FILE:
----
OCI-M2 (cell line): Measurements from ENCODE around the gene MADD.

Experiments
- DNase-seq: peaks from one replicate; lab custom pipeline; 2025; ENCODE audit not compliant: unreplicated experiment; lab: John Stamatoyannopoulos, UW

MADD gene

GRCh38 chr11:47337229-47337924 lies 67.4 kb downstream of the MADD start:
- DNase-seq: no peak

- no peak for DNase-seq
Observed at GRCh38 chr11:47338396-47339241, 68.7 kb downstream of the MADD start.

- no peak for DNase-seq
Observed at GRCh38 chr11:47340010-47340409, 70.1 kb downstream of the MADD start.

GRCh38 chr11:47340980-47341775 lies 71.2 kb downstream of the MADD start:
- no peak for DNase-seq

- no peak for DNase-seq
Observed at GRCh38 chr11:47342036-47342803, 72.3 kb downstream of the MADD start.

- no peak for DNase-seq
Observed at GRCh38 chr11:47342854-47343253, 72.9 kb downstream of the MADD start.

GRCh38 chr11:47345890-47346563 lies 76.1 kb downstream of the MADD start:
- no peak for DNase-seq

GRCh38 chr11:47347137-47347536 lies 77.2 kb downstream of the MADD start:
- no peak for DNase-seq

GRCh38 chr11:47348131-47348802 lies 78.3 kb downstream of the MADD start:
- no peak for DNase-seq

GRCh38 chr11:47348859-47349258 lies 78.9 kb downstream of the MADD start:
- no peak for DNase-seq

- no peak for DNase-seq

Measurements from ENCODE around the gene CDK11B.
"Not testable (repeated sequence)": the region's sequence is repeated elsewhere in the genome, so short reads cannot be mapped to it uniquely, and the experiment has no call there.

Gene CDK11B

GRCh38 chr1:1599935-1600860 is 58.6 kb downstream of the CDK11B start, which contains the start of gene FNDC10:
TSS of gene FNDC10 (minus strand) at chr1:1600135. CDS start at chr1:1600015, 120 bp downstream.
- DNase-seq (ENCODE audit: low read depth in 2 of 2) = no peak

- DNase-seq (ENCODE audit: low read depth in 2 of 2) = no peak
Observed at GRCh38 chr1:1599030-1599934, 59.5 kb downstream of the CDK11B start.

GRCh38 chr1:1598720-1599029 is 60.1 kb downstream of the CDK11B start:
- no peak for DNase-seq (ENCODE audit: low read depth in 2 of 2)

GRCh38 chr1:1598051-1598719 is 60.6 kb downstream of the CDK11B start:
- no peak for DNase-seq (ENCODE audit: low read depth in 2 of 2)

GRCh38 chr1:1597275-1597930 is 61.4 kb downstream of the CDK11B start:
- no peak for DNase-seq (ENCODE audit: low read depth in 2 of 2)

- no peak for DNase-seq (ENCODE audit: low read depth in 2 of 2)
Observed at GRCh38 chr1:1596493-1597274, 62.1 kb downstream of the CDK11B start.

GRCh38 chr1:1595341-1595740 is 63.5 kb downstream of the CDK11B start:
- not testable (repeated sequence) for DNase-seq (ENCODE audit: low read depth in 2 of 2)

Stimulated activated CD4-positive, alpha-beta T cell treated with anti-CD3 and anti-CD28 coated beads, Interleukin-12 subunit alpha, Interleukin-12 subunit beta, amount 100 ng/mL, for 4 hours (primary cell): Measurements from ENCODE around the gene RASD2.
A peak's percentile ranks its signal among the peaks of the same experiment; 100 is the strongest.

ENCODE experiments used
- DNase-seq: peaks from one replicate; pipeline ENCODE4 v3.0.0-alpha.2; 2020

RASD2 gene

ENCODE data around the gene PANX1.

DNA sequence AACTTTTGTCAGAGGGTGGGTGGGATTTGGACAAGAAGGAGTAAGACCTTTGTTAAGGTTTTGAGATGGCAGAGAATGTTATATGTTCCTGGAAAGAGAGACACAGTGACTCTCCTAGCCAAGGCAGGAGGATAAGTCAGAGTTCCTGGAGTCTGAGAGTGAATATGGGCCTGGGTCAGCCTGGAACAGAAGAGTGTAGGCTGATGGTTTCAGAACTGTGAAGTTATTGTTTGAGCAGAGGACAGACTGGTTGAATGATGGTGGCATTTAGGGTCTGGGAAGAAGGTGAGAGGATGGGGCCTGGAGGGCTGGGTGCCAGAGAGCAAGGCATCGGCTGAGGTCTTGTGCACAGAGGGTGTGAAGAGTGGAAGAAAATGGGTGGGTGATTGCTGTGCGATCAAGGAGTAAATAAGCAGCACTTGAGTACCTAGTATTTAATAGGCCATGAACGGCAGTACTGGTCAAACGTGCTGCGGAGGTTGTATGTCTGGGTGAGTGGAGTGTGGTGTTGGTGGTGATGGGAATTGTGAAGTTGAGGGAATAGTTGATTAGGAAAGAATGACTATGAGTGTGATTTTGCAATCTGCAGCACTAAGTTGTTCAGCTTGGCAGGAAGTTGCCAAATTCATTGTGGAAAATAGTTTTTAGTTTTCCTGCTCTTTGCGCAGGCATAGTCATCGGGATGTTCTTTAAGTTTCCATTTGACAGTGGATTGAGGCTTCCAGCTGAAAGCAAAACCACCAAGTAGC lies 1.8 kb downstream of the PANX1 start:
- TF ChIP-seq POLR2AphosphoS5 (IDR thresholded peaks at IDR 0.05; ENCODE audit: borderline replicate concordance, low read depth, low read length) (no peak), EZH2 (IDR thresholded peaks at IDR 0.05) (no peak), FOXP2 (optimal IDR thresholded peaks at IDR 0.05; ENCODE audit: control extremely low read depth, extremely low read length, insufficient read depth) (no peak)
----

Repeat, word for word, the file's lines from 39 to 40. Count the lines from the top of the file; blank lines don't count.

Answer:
- no peak for DNase-seq (ENCODE audit: low read depth in 2 of 2)

- no peak for DNase-seq (ENCODE audit: low read depth in 2 of 2)